The Gary Magnetic Motor - 04/20/97

** Note, I was only sent two .GIFs of this, so please don't get on my
case if the diagrams don't explain it to your satisfaction..>> Jerry **

Courtesy of our late friend - John Draper

This is a free energy machine that was demonstrated. I have talked to people knowledgeable in the field of magnetics and they do not know of such a neutral zone in the magnetic field of a permanent magnet, and present magnetic theory cannot account for such a phenomena.

This thing definitely needs to be replicated and tested and then perhaps a rewrite would be necessary for some aspects of magnetic theory.

Gary received Canadian Patent 10,239 March 13, 1879 for
'Improvement on Magneto Electric Machines'
a patent on his Neutral Zone Magnet Discovery.

This is the text from an article published by:
Harper's New Monthly Magazine - March 1879 pages 601-605

With an ordinary horseshoe magnet, a bit of soft iron, and a common shingle- nail, a practical inventor, who for years has been pondering over the power lying dormant in the magnet, now demonstrates as his discovery a fact of the utmost importance in magnetic science, which has hitherto escaped the observation of both scientists and practical electricians, namely, the existence of a neutral line in the magnetic field -- a line where the polarity of an induced magnet ceases, and beyond which it changes.

With equally simple appliances he shows the practical utilization of his discovery in such a way as to produce a magnetic motor, thus opening up a bewildering prospect of the possibilities before us in revolutionizing the present methods of motive power through the substitution of a wonderfully cheap and safe agent.

By his achievement Mr. Wesley W. Gary has quite upset the theories of magnetic philosophy hitherto prevailing, and lifted magnetism out from among the static forces where science has placed it, to the position of a dynamic power.

The Gary Magnetic Motor, the result of Mr. Gary's long years of study, is, in a word, a simple contrivance which furnishes its own power, and will run until worn out by the force of fraction, coming dangerously near to that awful bugbear, perpetual motion.

The old way of looking at magnetism has been to regard it as a force like that of gravitation, the expenditure of an amount of energy equal to its attraction being required to overcome it; consequently its power could not be availed of.

Accepting this theory, it would be as idle to attempt to make use of the permanent magnet as a motive power as to try to lift one's self by one's boot straps. But Mr. Gary, ignoring theories, toiled away at his experiments with extraordinary patience and perseverance, and at last made the discovery which seems to necessitate the reconstruction of the accepted philosophy.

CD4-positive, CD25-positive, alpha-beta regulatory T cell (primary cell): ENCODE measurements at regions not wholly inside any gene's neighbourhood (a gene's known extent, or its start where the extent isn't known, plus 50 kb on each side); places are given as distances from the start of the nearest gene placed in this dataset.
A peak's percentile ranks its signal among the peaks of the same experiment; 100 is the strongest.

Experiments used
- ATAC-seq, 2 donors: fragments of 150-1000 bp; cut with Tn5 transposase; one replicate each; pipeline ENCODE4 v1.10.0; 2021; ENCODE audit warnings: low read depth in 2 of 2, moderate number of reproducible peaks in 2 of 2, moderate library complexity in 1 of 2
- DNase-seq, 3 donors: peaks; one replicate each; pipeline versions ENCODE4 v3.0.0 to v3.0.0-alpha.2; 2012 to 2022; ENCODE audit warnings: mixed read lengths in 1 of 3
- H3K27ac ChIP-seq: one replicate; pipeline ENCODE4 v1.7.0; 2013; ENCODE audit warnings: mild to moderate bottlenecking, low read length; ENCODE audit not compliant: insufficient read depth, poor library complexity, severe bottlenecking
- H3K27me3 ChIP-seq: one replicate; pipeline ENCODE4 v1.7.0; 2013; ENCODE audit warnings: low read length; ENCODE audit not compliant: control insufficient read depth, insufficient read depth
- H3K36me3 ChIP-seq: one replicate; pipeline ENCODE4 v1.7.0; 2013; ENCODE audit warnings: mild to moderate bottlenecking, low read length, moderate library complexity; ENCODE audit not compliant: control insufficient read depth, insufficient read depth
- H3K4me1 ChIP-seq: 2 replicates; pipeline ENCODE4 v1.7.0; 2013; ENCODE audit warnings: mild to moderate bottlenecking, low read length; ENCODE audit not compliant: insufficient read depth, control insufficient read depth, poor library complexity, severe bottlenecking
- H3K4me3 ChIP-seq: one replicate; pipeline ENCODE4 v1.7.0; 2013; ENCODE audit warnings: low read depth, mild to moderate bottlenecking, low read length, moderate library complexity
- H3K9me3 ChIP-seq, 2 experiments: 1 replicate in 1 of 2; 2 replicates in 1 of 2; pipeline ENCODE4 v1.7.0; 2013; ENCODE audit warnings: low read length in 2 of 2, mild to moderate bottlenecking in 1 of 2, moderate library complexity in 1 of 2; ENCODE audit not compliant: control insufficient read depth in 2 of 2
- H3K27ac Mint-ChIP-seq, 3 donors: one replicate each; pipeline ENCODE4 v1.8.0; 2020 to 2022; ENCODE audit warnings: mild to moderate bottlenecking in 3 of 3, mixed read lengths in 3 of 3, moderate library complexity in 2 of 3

To obtain a clear idea of the Gary Magnetic Motor, it is necessary first to comprehend thoroughly the principle underlying it -- the existence of the neutral line and the change in polarity, which Mr. Gary demonstrates by his horseshoe magnet, his bit of soft iron, and his common shingle-nail.

This is illustrated in Figure 1 (which is NOT provided). The letter A represents a compound magnet; B, a piece of soft iron made fast to a lever with a pivoted joint in the centre, the iron becoming a magnet by induction when in the magnetic field of the permanent magnet; C, a small nail that drops off when the iron, or induced magnet, is on the neutral line.

By pressing the finger on the lever at D the iron is raised above the neutral line. Now let the nail be applied to the end of the induced magnet at E; it clings to it, and the point is turned inward toward the pole of the magnet directly below, thus indicating that the induced magnet is of opposite polarity from the permanent one.

Now let the iron be gradually lowered toward the magnet; the nail drops off at the neutral line, but it clings again when the iron is lowered below the line, and now its point is turned outward, or away from the magnetic pole below.

In this way Mr. Gary proves that the polarity of an induced magnet is changed by passing over the neutral line without coming in contact. In the experiment strips of paper are placed under the soft iron, or induced magnet, as shown in the figure, to prevent contact.

The neutral line is shown to extend completely around the magnet; and a piece of soft iron placed upon this line will entirely cut off the attraction of the magnet from any thing beyond. The action of this cutoff is illustrated in Fig. 2.

The letters A and B represent the one a balanced magnet and the other a stationary magnet. The magnet A is balanced on a joint, and the two magnets are placed with opposite poles facing each other.

The letter C is a piece of thin or sheet iron, as the case may be, made fast to a lever with a joint in the centre, and so adjusted that the iron will move on the neutral line in front of the poles of the stationary magnet.

By pressing the finger on the lever at D the iron is raised, thus withdrawing the cut-off so that the magnet A is attracted and drawn upward by the magnet B. Remove the finger, and the cut-off drops between the poles, and, in consequence, the magnet A drops again.

The same movement of magnets can be obtained by placing a piece of iron across the poles of the magnet B after the magnet A has been drawn near to it.

The magnet A will thereupon immediately fall away; but the iron can only be balanced, and the balance not disturbed, by the action of the magnets upon each other when the iron is on the neutral line, and does not move nearer or farther away from the magnet B.